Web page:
Calling him a “wonderful person, inspiring scientific leader, and incomparable mentor for many young scientists,” Carl Walters, professor emeritus in the Institute for the Oceans and Fisheries, mourned the passing of C.S. “Buzz” Holling on August 16, 2019. Recognized as one of the world’s leading ecologists, having made major contributions to the theory of predation, the concept of ecological resilience, the concept of panarchy, and adaptive management, he received numerous awards, including the Mercer and Eminent Ecologist awards from the Ecological Society of America, the Volvo Environment Prize, and honorary doctorates from Guelph, Simon Fraser, and UBC. He was a Fellow of the Royal Society of Canada and had received the Order of Canada. Holling was born in 1930 and obtained his PhD from UBC.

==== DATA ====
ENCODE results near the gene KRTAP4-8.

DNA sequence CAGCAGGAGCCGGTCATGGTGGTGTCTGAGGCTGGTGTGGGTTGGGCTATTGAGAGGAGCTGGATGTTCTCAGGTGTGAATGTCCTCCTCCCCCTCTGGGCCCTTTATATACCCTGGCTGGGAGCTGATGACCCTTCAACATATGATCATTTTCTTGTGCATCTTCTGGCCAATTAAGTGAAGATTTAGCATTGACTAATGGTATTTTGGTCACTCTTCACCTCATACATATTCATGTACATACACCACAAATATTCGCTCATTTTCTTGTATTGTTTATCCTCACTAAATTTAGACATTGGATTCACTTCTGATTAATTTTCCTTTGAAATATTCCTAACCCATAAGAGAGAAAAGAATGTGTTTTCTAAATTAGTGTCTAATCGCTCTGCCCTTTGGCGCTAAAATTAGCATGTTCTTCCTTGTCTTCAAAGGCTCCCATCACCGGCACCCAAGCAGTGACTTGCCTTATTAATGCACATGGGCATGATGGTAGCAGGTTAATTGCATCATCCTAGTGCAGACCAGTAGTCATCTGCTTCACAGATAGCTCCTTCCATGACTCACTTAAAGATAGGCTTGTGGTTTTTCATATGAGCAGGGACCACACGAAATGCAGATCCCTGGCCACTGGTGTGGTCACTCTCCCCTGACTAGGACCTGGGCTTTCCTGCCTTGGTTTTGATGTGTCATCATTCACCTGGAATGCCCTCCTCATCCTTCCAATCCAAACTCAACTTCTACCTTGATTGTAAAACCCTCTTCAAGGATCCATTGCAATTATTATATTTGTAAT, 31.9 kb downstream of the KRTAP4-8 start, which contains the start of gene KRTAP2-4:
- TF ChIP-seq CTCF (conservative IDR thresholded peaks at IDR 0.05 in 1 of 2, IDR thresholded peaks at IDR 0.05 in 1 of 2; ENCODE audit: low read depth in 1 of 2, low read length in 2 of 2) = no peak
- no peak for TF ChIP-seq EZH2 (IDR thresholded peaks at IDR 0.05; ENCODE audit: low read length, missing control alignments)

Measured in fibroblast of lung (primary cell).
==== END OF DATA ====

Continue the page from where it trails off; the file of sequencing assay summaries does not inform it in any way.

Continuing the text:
He worked as a research scientist in the Canadian Forest Service before returning to UBC, this time as a professor. He was the first director of the Institute of Animal Resource Ecology (now Institute for the Oceans and Fisheries), which is where, as a junior faculty member, Dr. Walters was his colleague. Eric Charnov, Distinguished Professor of Ecology & Evolutionary Biology at the University of Utah, was one of Holling’s postdoctoral fellows, and concurs with Walters’ assessment. “He was wonderfully supportive and fun to talk with, particularly when we disagreed, which was often,” said Dr. Charnov. “Buzz trained many distinguished scholars, which reflects very much on his mentorship, as noted by Carl. I am proud to have been among them.” Holling left UBC in the late 1970s to direct the International Institute for Applied Systems Analysis (Vienna, Austria), returned briefly in the early 1980s, before moving to the University of Florida. After retirement he lived for several years in Cedar Key, Florida, then returned to Nanaimo, BC, for the last years of his life.